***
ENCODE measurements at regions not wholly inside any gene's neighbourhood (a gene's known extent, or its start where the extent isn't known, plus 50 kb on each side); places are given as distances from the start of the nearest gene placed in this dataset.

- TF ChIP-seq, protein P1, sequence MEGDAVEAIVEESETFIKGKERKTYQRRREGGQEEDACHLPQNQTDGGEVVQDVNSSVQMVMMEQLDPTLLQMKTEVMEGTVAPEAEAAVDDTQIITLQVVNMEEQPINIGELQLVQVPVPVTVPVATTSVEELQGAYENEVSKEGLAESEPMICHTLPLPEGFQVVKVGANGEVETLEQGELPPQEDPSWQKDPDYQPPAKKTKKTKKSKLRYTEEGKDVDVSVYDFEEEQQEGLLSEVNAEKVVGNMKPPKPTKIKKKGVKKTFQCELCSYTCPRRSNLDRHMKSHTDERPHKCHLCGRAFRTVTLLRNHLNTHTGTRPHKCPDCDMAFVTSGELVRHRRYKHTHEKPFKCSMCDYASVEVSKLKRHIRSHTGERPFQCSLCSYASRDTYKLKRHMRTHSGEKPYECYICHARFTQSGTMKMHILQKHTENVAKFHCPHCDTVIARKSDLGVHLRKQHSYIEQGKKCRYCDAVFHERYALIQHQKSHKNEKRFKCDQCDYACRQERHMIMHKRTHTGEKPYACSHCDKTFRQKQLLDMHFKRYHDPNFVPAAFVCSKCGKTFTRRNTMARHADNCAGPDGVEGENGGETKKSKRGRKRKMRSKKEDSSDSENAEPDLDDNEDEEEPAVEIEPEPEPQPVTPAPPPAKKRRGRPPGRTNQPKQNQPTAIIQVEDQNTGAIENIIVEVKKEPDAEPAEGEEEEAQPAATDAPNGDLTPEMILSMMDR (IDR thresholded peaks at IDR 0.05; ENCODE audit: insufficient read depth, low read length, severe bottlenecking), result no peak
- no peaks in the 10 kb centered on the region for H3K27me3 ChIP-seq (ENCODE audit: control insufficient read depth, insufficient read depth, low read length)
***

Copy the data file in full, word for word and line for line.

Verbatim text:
ENCODE measurements at regions not wholly inside any gene's neighbourhood (a gene's known extent, or its start where the extent isn't known, plus 50 kb on each side); places are given as distances from the start of the nearest gene placed in this dataset.

- TF ChIP-seq, protein P1, sequence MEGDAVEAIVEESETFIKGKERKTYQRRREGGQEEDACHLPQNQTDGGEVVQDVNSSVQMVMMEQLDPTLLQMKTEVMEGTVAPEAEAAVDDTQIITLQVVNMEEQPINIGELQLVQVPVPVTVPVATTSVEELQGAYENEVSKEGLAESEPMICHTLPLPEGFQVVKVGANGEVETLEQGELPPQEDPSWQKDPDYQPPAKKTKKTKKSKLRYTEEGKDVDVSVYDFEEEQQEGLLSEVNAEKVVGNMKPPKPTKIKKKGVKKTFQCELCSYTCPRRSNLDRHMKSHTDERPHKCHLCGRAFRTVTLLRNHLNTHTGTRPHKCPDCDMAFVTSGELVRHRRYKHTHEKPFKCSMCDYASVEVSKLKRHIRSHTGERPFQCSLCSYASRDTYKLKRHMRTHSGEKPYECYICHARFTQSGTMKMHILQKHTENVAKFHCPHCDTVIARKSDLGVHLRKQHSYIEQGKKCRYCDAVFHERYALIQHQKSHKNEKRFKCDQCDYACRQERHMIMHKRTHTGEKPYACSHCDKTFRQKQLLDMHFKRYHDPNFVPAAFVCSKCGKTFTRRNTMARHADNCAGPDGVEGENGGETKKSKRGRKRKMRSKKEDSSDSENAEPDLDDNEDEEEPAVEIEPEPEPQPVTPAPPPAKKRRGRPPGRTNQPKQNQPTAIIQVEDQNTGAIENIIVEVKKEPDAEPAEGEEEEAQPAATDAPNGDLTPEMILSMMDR (IDR thresholded peaks at IDR 0.05; ENCODE audit: insufficient read depth, low read length, severe bottlenecking), result no peak
- no peaks in the 10 kb centered on the region for H3K27me3 ChIP-seq (ENCODE audit: control insufficient read depth, insufficient read depth, low read length)